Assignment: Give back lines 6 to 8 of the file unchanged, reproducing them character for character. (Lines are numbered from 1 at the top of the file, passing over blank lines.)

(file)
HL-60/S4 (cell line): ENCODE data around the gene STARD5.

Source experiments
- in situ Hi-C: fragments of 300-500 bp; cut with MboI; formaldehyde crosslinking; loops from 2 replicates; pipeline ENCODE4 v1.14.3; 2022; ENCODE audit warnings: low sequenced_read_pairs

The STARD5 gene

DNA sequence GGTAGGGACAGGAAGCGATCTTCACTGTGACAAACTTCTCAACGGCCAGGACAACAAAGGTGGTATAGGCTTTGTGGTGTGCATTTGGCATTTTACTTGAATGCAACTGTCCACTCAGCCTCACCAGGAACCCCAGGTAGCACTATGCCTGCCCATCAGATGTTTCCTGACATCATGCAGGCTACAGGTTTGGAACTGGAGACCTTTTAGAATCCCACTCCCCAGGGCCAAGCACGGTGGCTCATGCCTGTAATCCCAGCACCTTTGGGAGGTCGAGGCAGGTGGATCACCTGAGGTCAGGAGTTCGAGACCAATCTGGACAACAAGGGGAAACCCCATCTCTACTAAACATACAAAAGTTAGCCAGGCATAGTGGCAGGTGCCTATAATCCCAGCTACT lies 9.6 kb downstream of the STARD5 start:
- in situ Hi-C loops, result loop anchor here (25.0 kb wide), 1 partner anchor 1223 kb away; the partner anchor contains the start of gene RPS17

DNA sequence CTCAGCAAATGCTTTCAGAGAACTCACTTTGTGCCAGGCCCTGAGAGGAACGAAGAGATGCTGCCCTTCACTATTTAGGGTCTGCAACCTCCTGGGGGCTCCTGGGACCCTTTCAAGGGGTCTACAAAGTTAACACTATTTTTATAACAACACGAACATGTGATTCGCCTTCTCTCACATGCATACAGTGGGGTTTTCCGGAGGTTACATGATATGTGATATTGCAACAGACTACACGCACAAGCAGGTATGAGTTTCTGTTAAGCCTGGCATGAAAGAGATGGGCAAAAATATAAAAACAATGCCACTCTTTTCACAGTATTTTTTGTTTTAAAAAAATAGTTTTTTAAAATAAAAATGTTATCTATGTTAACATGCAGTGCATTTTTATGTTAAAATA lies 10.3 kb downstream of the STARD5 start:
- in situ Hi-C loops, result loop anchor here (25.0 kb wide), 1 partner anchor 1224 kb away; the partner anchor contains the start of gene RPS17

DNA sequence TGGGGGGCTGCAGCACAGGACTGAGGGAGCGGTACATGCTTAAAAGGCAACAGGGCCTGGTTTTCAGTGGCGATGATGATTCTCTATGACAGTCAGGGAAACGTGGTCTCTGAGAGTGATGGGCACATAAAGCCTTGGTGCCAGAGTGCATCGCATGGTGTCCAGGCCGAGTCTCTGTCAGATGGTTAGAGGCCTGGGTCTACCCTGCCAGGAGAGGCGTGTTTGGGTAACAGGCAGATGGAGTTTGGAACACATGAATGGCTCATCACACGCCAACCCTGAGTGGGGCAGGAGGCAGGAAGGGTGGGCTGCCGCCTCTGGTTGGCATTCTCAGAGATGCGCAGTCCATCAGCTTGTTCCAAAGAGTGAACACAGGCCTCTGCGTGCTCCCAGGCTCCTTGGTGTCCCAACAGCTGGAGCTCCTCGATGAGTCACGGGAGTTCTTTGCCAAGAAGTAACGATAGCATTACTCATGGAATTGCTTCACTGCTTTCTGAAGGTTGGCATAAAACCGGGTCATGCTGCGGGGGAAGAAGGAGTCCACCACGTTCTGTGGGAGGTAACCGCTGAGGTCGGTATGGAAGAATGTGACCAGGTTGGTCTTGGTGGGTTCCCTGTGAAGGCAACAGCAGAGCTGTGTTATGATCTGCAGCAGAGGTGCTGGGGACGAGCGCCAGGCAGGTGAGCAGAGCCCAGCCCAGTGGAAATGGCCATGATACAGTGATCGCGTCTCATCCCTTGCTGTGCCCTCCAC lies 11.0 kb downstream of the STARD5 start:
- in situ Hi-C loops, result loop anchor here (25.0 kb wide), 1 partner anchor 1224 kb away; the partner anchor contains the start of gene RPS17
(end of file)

- in situ Hi-C loops, result loop anchor here (25.0 kb wide), 1 partner anchor 1223 kb away; the partner anchor contains the start of gene RPS17

DNA sequence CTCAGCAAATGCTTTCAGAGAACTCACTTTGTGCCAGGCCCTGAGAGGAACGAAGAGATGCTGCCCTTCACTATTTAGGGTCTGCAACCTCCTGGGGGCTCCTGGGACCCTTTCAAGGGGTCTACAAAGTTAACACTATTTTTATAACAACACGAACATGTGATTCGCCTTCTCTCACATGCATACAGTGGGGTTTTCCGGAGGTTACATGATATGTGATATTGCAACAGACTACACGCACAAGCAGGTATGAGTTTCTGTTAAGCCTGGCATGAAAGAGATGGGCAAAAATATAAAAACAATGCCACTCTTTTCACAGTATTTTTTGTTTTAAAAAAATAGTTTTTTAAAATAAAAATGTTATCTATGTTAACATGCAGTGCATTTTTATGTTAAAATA lies 10.3 kb downstream of the STARD5 start:
- in situ Hi-C loops, result loop anchor here (25.0 kb wide), 1 partner anchor 1224 kb away; the partner anchor contains the start of gene RPS17